kingdom look like?
It would look like Jesus, dying and rising and ruling for eternity with
a love and mercy that just won’t quit—even in the face of horrible evil
and certain death.
It would look like Jesus, gathering disciples from among the forgotten
ones of this time, training and empowering them for a mission far beyond
their wildest imagination!
It would look like Jesus, pouring life into a world that seems to be
dying and giving hope to the hopeless!
And do you know what? I think that kingdom is near, right now!
I think God’s kingdom
is near when, once again, God comes to us as we gather around the Lord’s
I think God’s kingdom is near when God’s people act selflessly, rather
than selfishly, and feed the hungry, clothes the naked, and shelter the
I think God’s kingdom is near when God’s people say “no” to violence,
and act in ways that bring peace and reconciliation.
I think God’s kingdom is near when the poor are lifted up, and the
mighty are humbled, and rich and poor alike turn in faith and hope to
I think Jesus is absolutely right: the kingdom of God is near!
And if you agree,
will you join me in looking up to watch for the coming of Jesus?
Not looking down in fear, and not away, distracted from
what really matters, and not around, as if our hope is somewhere
else, but looking up—LOOK UP!—watching for the coming of Jesus!
Isn’t that what Jesus urges us today? “Be alert! Watch!
Jesus insists that we have reason to live with hope—not
hide our heads in fear!
Early in the life of our nation, the Connecticut legislature was in
session on a bright day in May, doing their work by natural light.
But then something happened—there was an unexpected eclipse of the sun,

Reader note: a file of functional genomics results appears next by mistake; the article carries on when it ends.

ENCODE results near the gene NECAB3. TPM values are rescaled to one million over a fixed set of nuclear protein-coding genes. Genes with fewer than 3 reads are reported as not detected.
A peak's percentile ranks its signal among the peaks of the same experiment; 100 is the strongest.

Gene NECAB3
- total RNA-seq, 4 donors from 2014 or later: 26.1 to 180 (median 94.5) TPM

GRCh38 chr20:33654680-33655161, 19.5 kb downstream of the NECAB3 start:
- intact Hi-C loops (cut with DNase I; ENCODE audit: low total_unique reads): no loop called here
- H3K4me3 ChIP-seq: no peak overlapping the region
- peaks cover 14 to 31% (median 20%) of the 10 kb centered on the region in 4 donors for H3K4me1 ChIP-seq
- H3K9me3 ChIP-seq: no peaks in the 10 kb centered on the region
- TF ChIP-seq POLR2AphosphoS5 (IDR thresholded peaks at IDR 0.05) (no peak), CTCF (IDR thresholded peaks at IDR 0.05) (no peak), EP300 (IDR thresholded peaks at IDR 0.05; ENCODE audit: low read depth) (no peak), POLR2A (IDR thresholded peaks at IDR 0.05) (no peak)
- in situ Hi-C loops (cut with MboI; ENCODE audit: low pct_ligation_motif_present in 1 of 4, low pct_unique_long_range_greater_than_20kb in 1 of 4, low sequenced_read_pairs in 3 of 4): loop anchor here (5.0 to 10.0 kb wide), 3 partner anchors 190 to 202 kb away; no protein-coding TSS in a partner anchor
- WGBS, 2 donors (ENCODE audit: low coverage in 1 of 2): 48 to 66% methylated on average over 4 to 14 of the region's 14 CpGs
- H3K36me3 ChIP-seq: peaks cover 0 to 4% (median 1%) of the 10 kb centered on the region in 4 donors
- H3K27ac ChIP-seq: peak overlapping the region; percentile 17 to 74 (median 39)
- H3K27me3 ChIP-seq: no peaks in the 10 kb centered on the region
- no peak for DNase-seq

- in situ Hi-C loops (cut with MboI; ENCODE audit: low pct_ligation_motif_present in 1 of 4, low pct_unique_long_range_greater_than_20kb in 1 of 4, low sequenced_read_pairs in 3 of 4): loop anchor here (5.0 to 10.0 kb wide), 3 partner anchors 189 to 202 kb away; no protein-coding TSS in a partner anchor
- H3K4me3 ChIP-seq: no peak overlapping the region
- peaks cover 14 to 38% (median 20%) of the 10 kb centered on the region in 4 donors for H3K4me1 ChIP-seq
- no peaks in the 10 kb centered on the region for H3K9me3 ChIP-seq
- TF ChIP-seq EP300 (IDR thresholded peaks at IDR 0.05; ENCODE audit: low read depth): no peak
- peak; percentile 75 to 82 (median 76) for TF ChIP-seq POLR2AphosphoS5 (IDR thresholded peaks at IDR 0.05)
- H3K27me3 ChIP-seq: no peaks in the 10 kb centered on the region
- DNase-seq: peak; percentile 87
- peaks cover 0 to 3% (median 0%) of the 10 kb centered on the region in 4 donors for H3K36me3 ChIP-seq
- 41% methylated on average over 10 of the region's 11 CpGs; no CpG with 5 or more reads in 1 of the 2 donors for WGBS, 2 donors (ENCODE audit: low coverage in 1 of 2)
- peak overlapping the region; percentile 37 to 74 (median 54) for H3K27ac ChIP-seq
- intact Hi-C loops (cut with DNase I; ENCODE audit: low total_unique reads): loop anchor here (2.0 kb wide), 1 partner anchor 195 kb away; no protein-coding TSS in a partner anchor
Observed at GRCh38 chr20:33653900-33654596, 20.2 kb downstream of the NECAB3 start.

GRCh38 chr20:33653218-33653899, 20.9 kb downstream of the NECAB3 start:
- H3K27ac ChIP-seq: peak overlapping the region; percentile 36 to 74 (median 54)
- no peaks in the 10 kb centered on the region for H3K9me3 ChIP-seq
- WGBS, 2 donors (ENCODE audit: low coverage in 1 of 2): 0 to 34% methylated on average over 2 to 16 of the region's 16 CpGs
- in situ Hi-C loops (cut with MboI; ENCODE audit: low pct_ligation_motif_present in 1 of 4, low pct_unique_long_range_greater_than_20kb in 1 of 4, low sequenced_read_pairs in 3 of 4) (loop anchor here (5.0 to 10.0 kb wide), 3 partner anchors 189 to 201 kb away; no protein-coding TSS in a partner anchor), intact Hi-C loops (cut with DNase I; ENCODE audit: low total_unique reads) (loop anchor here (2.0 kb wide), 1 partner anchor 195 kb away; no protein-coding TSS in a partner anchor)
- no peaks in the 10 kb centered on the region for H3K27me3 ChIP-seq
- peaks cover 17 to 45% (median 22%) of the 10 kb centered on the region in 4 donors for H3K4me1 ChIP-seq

and they were overcome by darkness. Some of the legislators
thought Christ was returning, and they clamored for adjournment.
They urged the body to turn to God in prayer. They wanted to
prepare for the coming of the Lord. The legislature was on the
verge of panic.
But the Speaker of the House claimed the floor. A devout
Christian, he acknowledged the darkness and the fear it stirred up in
them. But, he went on, “The Day of the Lord is either approaching,
or it is not. If it is not, there is no cause for adjournment.
And if the Lord is returning, I, for one, choose to be found
doing my duty. I therefore ask that candles be brought!”
brought, and the Connecticut legislature went back to its work.
That is how we, too, prepare for the coming of the Lord, living
expectantly, whether that coming is soon or delayed even longer.
We do our duty. We worship God, and we grow together in Christ,
and we serve God and others, and we reach out so that many can hear and
know the good news. And we do it all joyfully, hopefully, and
So the answer to our
question is “Yes.” Yes, in Christ it is possible—possible
to face the future with hope! Amen.